Copyright on Thumbnails

30 May 2014

Region: Headquarters

What do you consider to be an 'insubstantial portion' of one of your photographs ... and is it something that you would be willing to 'give' freely to the world?

This question is important when it comes to copyright. It is often possible to freely reproduce a tiny part of a copyright work without restriction: a sentence from a book perhaps. But what is the equivalent of a sentence when it comes to an image. Is it like the riff from the tune Colonel Bogey, which made for a famous test case of just what is 'insubstantial' when a boys brigade band marched past during the filming of a newsreel many years ago? Whistle me the right eight notes, maybe even the first two, and I'll name that tune. Is 'Reader, I married him' an insubstantial part of Jane Eyre? Insubstantial is not a quantitative item. But you can write the words 'Colonel Bogey' or 'Jane Eyre' in a list.

I ask this because of a fundamental problem that arises with databases of images. How do you list them? Words are not enough. There will always be a few photographs, such as 'Moon and Half Dome by Ansel Adams', where many people will be able to conjure up the image from memory by being told the title, but those images are few and far between. Even if you give your photograph a title, does anyone else know it?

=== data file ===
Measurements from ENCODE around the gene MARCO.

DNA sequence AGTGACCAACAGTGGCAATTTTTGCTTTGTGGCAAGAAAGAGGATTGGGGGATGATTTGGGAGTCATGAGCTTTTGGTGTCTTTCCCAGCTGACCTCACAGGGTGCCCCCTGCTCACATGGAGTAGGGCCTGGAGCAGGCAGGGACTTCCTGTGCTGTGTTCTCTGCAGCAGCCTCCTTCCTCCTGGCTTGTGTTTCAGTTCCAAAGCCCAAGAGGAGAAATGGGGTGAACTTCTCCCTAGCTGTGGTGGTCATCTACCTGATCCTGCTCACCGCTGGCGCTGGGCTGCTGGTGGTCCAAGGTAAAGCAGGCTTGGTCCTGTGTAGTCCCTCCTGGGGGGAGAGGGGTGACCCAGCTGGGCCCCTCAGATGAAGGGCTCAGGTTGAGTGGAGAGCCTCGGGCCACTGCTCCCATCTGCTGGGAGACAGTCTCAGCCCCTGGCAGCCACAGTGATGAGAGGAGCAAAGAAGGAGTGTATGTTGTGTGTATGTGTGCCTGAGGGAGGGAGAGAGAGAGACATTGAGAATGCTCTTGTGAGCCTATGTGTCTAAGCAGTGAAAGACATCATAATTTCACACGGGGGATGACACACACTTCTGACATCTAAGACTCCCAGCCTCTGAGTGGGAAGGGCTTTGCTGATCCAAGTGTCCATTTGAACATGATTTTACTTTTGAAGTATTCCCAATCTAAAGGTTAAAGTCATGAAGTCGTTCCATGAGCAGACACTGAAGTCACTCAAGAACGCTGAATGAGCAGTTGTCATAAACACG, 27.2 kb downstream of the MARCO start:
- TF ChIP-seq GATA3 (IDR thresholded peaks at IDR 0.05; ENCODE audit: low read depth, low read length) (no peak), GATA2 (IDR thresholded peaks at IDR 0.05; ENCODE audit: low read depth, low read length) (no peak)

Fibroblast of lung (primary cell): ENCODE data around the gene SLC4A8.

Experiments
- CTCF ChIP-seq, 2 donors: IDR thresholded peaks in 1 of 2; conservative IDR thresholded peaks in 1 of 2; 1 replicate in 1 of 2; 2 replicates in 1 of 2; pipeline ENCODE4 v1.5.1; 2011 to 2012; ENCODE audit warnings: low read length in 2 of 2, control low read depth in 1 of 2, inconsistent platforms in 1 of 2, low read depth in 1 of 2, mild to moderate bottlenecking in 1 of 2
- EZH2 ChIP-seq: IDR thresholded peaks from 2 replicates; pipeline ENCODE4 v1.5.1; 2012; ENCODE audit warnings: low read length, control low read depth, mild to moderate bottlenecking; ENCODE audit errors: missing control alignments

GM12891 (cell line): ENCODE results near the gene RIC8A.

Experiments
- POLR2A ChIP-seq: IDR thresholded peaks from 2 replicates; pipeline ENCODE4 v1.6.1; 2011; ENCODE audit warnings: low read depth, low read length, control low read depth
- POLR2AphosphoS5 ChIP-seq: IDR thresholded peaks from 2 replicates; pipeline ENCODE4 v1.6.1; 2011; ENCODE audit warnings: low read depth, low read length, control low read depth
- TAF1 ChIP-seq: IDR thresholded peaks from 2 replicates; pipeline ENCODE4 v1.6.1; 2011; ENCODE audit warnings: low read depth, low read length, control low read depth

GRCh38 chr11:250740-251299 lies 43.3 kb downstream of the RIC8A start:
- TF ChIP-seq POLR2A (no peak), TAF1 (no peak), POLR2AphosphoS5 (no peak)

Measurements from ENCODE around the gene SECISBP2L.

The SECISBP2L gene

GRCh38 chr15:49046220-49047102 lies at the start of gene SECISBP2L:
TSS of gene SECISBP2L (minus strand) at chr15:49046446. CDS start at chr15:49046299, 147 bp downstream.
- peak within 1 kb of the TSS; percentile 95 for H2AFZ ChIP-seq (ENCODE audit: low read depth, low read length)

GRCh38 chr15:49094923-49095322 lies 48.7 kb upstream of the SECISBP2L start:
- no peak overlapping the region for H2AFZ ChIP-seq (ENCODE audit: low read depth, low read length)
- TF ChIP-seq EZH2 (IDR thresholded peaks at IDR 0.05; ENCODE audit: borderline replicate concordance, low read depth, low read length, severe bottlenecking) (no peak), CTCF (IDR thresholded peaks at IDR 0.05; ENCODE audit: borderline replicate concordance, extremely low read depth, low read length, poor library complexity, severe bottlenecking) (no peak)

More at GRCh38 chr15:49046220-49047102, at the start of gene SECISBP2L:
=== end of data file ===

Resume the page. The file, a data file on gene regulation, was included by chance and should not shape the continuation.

The technical solution is a thumbnail copy of the image: one that is large enough to be recognisable but not large enough to be useful as anything but a thumbnail. Say 100 or 150 pixels along the larger side. This would not be insubstantial since the image would be recognisable.

In fact Google already do this but they don't have permission to do so and successfully claimed 'fair use' under American law. To be technical about it, the thumbnail was judged to be 'transformative' since Google transformed the images from a piece of art or entertainment into a mechanism for retrieving information. But that was in the USA and the law in Europe isn't the same.

Would you be willing to 'give up' your rights in a thumbnail copy of your photographs in order for the images to be freely indexed and linked across the internet? What do you think?

Andy Finney is an RPS member and also writes for

Comments (1)

03 June 2014

I recently attended a meeting at the Photographer's Gallery under the title "Does copyright still exist?" One of the speakers emphasised that full application of UK copyright law prevented her talk including any illustrations to cover the subject. The general thesis of the event was that UK copyright law was a long way behind the existence of the internet age and its norms and US copyright was only a little further ahead.

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